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Rachel Meginnes: Snapshot
July 21 @ 11:00 am - September 9 @ 5:00 pmFree
Gallery Hours: Tuesday – Saturday, 11am-5pm
Reception for the Artist: Friday July 21, 6pm-8pm
Tracey Morgan Gallery is pleased to present Snapshot, an exhibition of new work by artist Rachel Meginnes. This is Meginnes’ second exhibition with the gallery.
Snapshot is a collection of deconstructed quilts and discarded textiles woven on a digital loom, utilizing images sourced from Meginnes’ surrounding environment. From graffiti-covered surfaces on Mission Street in San Francisco where she used to live, to her now neighbor’s yard art in North Carolina, Meginnes transforms casually collected photographs into boldly colorful and highly textured abstract weavings. The works are part archive, part portal – her unique interpretation of the world around her.
Rachel Meginnes began working in deconstructed textiles in 2004, a process she continued to hone during a three-year artist residency at Penland School of Craft in North Carolina (2012-2015). Using old quilts as her base material, she both honors the tradition of quilting, while maintaining a dialog with makers of the past, through a contemporary lens. Says Meginnes, “There’s so much history in a quilt, from the materials used to make the quilt to the patterns chosen, to the wear and tear embedded in the object over time.”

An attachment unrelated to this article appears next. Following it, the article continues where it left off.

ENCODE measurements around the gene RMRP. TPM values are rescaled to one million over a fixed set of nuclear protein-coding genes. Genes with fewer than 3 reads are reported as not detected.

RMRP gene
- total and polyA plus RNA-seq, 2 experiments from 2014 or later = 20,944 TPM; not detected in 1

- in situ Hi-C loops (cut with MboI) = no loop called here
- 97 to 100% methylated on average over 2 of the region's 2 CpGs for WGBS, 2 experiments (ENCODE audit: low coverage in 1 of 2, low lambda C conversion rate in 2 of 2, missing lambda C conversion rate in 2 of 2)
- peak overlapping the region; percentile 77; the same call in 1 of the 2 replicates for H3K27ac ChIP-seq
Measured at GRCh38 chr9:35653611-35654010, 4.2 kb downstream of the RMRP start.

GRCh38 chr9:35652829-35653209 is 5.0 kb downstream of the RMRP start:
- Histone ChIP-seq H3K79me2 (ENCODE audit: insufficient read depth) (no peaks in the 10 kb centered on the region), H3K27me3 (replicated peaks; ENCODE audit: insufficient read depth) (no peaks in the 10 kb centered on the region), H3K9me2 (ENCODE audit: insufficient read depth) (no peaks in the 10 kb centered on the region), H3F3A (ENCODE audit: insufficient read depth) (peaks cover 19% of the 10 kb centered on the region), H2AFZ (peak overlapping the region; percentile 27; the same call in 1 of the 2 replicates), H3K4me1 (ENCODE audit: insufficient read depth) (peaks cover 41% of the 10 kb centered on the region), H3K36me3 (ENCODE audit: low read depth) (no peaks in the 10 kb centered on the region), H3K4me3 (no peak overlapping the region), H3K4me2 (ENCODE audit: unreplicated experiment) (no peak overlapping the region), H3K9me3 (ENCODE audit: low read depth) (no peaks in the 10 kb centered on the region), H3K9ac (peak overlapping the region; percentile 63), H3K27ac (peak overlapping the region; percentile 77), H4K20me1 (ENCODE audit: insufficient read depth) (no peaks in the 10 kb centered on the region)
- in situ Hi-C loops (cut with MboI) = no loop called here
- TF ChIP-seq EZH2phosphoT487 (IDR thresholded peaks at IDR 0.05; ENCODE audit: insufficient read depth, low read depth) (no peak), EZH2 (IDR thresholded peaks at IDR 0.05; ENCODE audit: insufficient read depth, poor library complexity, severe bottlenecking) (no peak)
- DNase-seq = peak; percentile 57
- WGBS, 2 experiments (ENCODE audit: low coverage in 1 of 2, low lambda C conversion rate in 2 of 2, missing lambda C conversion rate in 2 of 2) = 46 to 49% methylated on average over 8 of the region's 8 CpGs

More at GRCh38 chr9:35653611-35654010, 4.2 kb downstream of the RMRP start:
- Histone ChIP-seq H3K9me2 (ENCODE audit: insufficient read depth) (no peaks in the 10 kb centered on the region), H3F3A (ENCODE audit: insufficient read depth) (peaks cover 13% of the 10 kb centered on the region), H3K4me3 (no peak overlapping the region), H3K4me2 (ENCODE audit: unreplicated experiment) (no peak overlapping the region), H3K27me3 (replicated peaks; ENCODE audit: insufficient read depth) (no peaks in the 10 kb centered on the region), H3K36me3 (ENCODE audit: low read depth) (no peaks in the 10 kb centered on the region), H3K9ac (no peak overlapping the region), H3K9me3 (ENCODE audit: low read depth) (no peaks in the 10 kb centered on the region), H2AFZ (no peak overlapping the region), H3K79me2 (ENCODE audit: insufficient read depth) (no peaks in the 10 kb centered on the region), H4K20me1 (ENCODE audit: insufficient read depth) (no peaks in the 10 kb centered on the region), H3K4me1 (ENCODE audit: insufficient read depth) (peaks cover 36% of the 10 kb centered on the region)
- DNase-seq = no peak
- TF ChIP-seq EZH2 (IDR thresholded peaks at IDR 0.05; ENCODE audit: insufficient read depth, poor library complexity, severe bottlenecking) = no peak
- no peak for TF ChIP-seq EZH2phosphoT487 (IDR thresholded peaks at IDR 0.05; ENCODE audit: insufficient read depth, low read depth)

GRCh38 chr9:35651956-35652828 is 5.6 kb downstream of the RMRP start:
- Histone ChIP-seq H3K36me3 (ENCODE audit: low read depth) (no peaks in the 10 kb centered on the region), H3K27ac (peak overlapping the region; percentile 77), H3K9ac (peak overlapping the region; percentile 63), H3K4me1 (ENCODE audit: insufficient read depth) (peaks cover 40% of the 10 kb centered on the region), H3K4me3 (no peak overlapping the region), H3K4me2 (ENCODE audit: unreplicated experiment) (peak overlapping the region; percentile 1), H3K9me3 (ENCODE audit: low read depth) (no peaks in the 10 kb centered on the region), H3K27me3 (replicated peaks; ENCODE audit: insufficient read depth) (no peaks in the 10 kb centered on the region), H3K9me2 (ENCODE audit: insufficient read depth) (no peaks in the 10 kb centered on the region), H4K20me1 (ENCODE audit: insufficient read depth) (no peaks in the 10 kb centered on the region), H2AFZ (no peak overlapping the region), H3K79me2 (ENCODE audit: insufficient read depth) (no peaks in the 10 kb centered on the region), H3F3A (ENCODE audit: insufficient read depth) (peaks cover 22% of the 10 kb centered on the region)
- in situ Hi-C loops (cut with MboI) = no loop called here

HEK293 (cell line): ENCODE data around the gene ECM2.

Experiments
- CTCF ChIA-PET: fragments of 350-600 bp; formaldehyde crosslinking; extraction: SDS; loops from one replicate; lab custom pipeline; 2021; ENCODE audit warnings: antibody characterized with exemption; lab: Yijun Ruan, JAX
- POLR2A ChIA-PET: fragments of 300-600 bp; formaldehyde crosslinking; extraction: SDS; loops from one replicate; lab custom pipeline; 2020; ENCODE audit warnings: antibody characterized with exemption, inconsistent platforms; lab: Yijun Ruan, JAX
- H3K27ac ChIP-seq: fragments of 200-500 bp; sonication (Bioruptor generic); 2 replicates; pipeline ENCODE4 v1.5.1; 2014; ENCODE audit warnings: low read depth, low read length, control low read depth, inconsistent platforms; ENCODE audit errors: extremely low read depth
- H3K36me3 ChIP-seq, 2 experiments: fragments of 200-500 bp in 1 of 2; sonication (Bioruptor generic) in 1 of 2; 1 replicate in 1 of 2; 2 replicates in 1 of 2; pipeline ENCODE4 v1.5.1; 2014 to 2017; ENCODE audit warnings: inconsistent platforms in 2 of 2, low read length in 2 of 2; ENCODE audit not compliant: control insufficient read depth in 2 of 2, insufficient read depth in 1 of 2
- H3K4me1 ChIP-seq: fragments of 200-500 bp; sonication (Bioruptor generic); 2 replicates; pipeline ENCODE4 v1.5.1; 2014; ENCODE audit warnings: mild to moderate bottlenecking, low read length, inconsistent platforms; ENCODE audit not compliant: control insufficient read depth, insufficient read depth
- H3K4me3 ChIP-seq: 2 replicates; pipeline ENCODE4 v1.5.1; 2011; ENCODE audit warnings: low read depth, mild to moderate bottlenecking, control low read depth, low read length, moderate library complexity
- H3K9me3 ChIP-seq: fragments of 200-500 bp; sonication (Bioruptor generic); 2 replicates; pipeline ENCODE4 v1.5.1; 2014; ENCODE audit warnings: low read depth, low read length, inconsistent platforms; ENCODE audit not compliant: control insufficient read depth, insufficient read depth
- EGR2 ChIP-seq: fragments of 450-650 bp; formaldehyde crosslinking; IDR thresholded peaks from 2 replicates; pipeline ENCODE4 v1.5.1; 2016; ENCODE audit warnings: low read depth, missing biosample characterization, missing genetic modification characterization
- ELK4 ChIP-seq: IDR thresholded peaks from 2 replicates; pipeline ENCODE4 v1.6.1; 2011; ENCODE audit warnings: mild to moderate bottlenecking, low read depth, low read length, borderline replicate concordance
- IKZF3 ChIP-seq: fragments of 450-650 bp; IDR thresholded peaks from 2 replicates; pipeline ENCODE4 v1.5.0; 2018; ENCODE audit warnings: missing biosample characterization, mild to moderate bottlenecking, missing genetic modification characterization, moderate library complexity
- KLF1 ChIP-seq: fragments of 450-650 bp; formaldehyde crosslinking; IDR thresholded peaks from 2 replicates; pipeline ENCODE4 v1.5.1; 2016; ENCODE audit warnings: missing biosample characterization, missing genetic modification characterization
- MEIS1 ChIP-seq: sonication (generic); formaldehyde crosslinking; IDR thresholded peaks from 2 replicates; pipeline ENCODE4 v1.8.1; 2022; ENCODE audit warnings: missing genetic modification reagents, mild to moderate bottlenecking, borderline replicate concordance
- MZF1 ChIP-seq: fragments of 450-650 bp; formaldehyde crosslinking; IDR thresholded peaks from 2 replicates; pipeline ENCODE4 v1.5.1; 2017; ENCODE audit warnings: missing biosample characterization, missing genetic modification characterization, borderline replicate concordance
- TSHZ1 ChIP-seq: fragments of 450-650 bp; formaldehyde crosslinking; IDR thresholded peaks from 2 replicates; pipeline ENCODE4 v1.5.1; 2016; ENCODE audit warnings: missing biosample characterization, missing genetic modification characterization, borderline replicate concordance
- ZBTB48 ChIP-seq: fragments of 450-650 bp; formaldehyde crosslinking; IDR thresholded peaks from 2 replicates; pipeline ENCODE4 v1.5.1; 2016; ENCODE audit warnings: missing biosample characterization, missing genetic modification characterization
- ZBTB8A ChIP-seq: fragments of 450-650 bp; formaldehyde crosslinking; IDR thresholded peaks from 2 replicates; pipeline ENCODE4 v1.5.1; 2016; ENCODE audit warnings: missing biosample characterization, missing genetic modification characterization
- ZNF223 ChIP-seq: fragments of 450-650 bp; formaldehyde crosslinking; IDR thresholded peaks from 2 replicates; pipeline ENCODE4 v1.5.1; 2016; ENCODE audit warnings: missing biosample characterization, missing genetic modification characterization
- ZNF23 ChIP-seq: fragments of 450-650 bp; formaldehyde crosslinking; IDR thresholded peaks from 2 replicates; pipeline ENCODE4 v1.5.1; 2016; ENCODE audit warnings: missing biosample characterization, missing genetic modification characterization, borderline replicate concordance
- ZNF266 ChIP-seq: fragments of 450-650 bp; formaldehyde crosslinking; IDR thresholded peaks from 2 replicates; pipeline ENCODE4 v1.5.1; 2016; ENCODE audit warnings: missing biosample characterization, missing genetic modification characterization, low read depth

Her recent work focuses on the reuse of quilts alongside additional unwearable textiles donated to her by Circular Triangle, a flagship organization in the Triangle region of North Carolina that accelerates a just transition to a circular economy. While this new work utilizes a digital loom, the process is still done by hand, in the manner of traditional rag weaving. These pieces strike a harmonious balance between craft and fine art, embracing a strong color palette and an energetic use of line.
Rachel Meginnes received a BA in Art from Earlham College in 1999 and an MFA in Fibers from the University of Washington, Seattle in 2005, spending two years studying traditional Japanese textile processes in Morioka, Ja-pan. In 2012, she was awarded a three-year residency at Penland School of Craft. Her artwork has been exhibited nationally and internationally and can be found in the collections of the United States Art in Embassies Program in Amman, Jordan, the University of Arkansas, the Cameron Art Museum, and others. She lives and works near Bak-ersville, NC.